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System Memory Specifications and What to Look For
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Given a specified memory type, there are still tens or even hundreds of products from different manufacturers available. They are of course different, both in features and in price. Like many other computer products, some of these features may not be important to certain users depending on their applications and requirements, so it could be helpful to have some general understanding of the basic memory specifications to help you figure out which features really matter to you.
Generally speaking, the larger the capacity the more programs you will be able to run simultaneously (as long as your motherboard and operating system supports it). The capacity you need should depend on your requirements: For most home users, any more than 3GB of memory will not result in any performance gains – at least for now.
Memory speed is a little bit complicated as there are two measurements: operating frequency (or more accurately, the transfer or data rate) and bandwidth. Bandwidth can be regarded as how much data the memory can transfer at any one time. To illustrate, imagine cars on a highway. If the highway has several lanes, traffic moves faster. If the highway only has one lane for both directions, traffic can move very slowly. Higher bandwidth means more lanes for your data traffic.
SDRAM rated PC100 and PC133 work at 100MHz and 133MHz and provide 800MB/s and 1066MB/s bandwidth respectively. An easy way to determine bandwidth is to multiply the frequency of the RAM by how many bytes the memory can transfer in one clock cycle. SDRAM uses a 64-bit architecture. Eight bits equals one byte. Therefore, SDRAM transfers eight bytes per clock cycle. Multiply eight bytes by the RAM frequency and you get the bandwidth in megabytes.
Ex. SDRAM rated PC133 works at 133MHz x 8 bytes ~ 800MB/s
RDRAM utilizes the same rating system as SDRAM - a PC800 RDRAM operating at 800MHz, provides a bandwidth of 1600MB/s. The bandwidth isn’t calculated the same way, because RDRAM uses a 16-bit architecture, which yields two bytes instead of eight.
Ex. RDRAM rated PC800 works at 800MHz x 2 bytes = 1600MB/s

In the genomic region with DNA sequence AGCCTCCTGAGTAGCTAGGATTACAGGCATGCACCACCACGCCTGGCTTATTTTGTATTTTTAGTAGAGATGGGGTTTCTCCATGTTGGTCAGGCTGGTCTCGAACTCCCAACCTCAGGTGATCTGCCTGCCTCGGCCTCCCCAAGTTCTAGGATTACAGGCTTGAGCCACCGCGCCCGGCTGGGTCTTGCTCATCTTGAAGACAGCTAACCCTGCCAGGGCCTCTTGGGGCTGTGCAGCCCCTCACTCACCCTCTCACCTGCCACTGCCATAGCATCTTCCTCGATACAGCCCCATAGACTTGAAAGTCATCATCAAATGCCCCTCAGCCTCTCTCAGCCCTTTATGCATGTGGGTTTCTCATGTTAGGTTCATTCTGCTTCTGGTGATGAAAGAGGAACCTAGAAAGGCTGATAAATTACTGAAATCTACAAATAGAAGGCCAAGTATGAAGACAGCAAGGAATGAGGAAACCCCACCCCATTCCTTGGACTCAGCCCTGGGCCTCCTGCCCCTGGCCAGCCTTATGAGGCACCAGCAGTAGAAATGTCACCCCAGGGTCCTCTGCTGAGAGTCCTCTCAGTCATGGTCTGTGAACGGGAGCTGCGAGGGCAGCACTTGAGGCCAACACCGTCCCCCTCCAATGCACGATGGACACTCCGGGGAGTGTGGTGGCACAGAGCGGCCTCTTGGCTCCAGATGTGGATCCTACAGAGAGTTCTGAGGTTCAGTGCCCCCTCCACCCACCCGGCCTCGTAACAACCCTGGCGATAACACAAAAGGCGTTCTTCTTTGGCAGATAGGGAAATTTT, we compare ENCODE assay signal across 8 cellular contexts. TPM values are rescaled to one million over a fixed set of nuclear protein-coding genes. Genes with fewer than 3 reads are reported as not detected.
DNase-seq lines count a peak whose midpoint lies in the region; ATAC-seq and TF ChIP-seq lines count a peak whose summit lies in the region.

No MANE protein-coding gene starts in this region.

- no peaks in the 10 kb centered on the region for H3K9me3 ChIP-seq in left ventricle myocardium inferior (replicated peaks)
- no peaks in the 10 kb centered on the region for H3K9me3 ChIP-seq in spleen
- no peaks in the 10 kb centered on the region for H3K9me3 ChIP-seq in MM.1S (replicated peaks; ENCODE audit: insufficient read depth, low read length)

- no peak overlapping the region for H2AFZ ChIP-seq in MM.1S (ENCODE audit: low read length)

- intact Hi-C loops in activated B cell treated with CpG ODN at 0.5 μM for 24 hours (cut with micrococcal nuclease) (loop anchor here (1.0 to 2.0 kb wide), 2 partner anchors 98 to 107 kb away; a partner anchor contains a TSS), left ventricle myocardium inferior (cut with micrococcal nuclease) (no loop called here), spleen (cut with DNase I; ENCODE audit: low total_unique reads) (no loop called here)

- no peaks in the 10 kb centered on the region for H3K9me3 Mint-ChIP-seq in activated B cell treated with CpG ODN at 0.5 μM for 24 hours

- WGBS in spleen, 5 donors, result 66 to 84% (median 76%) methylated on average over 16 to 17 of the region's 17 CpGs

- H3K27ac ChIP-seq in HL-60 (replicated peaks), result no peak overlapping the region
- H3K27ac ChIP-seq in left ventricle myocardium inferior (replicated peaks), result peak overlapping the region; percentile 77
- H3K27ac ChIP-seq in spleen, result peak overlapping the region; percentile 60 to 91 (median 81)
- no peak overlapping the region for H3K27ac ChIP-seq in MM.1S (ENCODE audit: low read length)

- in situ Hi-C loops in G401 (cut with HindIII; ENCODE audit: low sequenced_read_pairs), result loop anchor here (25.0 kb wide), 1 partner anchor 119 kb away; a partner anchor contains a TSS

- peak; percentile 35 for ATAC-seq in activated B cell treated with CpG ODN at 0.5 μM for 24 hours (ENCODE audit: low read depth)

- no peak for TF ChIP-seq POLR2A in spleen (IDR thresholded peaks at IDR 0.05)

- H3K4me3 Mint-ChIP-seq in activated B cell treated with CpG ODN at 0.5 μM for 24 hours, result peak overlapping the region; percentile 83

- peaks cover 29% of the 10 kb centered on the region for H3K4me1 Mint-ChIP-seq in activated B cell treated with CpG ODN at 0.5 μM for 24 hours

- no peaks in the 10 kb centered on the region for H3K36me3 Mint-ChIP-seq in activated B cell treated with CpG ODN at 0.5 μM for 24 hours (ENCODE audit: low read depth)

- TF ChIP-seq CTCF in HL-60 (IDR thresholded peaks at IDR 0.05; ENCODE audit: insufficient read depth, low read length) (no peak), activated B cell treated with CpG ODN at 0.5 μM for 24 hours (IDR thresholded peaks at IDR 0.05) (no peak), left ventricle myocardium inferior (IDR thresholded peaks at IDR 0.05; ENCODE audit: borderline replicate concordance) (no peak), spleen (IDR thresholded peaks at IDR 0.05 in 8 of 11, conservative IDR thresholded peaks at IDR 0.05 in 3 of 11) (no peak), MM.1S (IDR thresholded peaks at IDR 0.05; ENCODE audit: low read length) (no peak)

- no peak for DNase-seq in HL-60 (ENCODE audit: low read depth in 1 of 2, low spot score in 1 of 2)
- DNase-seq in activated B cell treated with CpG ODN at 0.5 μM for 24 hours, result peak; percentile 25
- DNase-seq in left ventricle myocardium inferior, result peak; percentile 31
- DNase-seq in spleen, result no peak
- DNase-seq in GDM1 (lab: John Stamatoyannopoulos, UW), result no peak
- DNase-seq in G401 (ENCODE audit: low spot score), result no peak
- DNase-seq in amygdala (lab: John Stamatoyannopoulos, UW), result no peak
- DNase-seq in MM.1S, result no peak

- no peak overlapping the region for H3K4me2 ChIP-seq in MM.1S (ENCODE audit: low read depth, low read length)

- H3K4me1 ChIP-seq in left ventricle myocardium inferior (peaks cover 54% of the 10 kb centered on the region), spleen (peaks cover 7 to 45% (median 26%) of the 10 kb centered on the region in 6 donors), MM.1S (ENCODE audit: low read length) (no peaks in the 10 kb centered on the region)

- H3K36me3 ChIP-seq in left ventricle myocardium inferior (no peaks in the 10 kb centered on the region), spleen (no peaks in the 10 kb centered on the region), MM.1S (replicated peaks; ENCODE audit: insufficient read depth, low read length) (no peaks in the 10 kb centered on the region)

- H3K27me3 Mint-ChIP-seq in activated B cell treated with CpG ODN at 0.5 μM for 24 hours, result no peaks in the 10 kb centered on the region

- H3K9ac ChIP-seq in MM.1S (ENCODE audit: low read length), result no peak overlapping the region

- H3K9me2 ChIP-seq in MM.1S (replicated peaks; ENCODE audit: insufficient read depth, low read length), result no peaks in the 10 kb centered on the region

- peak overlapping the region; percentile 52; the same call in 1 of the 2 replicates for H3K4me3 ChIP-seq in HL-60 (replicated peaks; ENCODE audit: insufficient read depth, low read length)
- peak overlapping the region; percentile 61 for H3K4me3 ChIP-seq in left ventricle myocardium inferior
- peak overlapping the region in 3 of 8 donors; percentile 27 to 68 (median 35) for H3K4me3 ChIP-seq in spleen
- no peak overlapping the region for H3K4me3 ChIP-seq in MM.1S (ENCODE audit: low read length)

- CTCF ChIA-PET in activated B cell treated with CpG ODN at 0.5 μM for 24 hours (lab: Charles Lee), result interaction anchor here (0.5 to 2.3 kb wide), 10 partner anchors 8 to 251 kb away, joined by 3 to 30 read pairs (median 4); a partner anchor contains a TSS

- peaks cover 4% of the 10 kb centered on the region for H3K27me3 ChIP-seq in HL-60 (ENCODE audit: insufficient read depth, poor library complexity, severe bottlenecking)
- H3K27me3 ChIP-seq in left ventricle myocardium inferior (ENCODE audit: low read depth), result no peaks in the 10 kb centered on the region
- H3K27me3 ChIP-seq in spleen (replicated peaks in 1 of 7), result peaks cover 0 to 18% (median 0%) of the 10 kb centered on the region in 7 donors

Things are different when it comes to DDR, DDR2 and DDR3 memory. Initially, DDR used the same rating system as SDRAM, e.g. PC266. This has now been changed to DDR266 instead, which still means the memory works at 266MHz, providing 2100MB/s bandwidth, which is where the PC2100 designation comes from. DDR400 memory, by the same rule, is called PC3200 for its 3200MB/s bandwidth. The same rule applies to DDR2 and DDR3 memory, for example, the DDR2 533 is also called PC2 4200 or PC2 4300 but 'PC2' is used here to refer to DDR2 instead. DDR3 1066 can be called PC3 8500. 'PC3' here also refers to DDR3.
The bandwidth we refer to here is for single channel scenarios. Dual channels are becoming industry standard for motherboards. When memory is used in dual channel mode, the bandwidth doubles - for instance, dual channel DDR2 800 provides 12800MB/s bandwidth as opposed to 6400MB/s for single channel DDR2 800.
DRAM stores data in a matrix of columns and rows just like a spreadsheet. If you need to find information in a particular cell, you look for the correct column and then the row. DRAM works the same way. It finds the information by sending signals to the memory in the forms of a Column Address Strobe (CAS) and a Row Address Strobe (RAS).
CAS Latency (or CL), it is the amount of time it takes between a CAS signal assertion and the initial transfer of the data stream. The CAS Latency is measured in clock cycles. For example, a CAS Latency of 2 or CL2 means the data is available 2 clock cycles after the CAS signal prompting. As with any latency parameters in the computer domain, a smaller CAS Latency value means better performance.
There are other memory latency parameters as well, such as tRCD (Row-to-Column Delay), tRP (RAS Precharge) and tRAS (minimum bank cycle time), these parameters affect memory performance as well, but generally not as much as CAS Latency. We often call all these latency parameters "timing" as well, and a "loose timing" means high latency parameters, in contrast to "tight timing".
There are many memory modules shipped in the form of multi-channel kits – these are essentially multiple identical memory modules in one package, one for each channel. This type of product is designed for motherboards/systems that support multi-channel mode, with two 64-bit wide channels to provide double the bandwidth of single-channel memory systems. Identical memory modules are preferred for multi-channel usage because this symmetric architecture causes less compatibility problems and delivers the highest performance. A dual channel kit product marked as "1GB (512MB x 2)" means it contains two identical 512MB memory modules.
Almost all manufacturers add heatspreaders to their high-end memory products for better cooling. The amount of surface area exposed to air is what really matters when you are trying to dissipate heat, and that is where the heatspreader comes into play – it simply spreads heat over a larger surface area than the memory chips, thus providing more efficient dissipation. This really makes sense for high-end products since cooling is always vital in high performance rigs.